Intel Corp. has formally appealed the record €1.06 billion ($1.5 billion) antitrust fine that the European Commission levied against the U.S.-based company. According to Intel, one of the grounds for its appeal to the European Court of First Instance is that the fine violates European human rights law because a legal action resulting in such a large penalty should be under the jurisdiction of the EU’s criminal courts, rather than conducted as an administrative proceeding. Other companies hit with increasingly large fines from the EU’s antitrust regulator have raised the same argument, but so far no appeal has been won on this issue.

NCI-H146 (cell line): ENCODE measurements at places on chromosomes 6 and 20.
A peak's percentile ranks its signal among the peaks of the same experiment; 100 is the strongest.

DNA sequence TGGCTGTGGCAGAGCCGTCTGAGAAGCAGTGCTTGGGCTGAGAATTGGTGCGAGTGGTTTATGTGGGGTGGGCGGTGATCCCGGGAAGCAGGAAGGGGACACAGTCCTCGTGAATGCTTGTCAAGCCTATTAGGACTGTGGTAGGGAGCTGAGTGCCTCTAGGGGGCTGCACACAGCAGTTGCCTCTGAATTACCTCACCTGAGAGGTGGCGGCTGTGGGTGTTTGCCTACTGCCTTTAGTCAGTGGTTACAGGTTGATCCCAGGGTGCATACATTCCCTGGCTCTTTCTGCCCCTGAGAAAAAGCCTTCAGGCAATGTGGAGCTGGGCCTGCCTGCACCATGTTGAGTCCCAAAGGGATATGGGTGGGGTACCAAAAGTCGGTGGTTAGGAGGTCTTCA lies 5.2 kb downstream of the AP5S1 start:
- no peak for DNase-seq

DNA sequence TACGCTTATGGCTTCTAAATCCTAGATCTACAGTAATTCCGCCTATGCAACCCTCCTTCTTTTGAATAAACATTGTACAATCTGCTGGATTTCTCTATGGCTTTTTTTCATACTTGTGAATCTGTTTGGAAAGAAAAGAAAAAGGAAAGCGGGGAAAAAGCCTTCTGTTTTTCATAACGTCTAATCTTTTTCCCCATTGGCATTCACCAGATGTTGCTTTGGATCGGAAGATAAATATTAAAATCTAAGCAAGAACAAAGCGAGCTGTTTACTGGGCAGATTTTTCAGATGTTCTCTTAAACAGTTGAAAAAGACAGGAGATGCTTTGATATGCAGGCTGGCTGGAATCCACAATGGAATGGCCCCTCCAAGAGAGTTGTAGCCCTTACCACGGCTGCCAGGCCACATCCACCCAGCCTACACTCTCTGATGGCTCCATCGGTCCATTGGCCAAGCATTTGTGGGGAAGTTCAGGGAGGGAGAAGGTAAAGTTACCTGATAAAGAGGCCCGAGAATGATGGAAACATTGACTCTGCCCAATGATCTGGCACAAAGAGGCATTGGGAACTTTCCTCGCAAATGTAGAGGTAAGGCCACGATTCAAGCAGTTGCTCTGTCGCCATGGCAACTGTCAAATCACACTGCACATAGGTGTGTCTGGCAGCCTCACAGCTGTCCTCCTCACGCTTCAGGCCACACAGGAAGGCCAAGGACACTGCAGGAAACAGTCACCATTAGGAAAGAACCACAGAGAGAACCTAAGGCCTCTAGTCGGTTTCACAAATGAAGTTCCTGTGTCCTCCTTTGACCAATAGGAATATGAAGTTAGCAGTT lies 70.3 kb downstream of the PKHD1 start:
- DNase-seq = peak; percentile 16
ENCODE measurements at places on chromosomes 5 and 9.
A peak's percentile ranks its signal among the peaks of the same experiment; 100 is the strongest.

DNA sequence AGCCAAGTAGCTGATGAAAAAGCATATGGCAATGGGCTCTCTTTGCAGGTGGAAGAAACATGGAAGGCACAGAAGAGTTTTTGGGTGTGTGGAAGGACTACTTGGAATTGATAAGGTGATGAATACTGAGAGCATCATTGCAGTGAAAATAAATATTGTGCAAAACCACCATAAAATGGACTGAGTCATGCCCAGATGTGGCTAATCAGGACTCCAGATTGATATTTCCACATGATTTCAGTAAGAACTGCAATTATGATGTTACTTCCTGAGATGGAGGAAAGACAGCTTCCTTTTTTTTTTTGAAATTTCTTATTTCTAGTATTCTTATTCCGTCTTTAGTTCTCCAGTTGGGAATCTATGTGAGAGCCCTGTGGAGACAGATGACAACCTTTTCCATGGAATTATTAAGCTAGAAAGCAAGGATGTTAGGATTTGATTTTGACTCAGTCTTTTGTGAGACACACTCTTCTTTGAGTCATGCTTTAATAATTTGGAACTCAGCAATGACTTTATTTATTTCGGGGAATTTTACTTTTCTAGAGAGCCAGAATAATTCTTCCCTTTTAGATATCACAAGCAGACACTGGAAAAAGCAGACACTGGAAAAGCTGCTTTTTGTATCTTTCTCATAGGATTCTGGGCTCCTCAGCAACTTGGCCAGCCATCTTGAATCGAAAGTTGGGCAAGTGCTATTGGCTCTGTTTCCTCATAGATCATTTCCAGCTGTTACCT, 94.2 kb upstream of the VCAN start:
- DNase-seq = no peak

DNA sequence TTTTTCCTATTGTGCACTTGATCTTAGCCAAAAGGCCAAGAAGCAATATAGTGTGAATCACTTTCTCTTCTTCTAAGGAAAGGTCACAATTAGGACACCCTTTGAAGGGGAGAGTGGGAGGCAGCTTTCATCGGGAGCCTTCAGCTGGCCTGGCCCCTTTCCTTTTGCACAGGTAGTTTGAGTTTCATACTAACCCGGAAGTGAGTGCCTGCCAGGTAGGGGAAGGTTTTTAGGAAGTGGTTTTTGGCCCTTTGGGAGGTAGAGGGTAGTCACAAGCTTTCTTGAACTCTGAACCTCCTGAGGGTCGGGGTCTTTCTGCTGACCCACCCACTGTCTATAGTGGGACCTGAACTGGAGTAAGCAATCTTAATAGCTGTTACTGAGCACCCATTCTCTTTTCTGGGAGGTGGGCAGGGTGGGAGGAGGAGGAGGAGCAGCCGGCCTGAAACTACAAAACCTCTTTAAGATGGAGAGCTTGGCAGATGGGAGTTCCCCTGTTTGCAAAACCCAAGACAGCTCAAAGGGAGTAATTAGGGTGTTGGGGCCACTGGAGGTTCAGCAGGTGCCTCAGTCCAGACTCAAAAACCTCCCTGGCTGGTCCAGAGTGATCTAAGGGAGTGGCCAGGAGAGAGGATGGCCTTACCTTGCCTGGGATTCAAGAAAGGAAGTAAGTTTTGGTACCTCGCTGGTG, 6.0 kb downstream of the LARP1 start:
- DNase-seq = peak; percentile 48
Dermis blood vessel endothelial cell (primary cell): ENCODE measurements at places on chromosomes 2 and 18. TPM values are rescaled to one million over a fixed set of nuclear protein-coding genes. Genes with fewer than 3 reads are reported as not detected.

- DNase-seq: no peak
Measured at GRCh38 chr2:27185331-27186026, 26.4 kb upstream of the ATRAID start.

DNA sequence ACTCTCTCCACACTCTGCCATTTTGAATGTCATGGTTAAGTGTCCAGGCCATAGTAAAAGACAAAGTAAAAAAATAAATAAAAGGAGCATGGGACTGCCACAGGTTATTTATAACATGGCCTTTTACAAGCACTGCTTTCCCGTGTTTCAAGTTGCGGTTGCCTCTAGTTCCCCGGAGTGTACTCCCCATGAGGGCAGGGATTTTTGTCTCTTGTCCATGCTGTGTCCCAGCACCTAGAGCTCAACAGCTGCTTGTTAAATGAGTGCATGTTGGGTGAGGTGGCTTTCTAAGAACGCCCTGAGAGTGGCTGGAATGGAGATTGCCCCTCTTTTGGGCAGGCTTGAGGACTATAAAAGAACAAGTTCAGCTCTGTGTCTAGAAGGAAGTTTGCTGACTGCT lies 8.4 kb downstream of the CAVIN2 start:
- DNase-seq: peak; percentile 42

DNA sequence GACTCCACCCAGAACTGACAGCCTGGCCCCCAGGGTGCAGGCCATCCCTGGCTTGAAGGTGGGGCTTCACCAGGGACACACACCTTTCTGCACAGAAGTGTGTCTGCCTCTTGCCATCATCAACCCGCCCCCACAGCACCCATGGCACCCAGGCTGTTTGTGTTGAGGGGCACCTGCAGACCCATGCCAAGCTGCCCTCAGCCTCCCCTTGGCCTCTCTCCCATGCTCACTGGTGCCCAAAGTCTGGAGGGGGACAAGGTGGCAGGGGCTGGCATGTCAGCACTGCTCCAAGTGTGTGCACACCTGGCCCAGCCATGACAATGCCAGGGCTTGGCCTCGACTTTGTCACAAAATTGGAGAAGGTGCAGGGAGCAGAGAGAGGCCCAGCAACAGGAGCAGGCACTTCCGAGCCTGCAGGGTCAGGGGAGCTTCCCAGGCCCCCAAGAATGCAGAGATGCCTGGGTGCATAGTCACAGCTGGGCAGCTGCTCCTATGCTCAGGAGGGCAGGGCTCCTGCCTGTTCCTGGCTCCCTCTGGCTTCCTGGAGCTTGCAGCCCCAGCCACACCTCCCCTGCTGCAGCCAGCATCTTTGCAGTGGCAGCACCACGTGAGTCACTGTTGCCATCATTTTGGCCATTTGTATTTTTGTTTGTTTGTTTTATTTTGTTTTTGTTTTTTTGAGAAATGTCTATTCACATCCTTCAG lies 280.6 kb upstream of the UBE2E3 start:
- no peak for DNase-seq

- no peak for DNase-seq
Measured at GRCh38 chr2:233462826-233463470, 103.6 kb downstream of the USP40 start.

In May, the Commission found that Intel violated Article 82 of the EC Treaty, known as the “abuse of dominance” rules, by engaging in the following conduct aimed at excluding its rival Advanced Micro Devices Inc. (AMD) from the market: (i) giving hidden rebates to computer manufacturers on the condition that they bought all or the great majority of their x86 central processing units (CPUs) from Intel; (ii) making payments to a major retailer on the condition that it would carry only computers containing Intel x86 CPUs; and (iii) making direct payments to computer manufacturers to halt or delay the launch of specific products containing AMD CPUs and to limit the sales channels available to these products.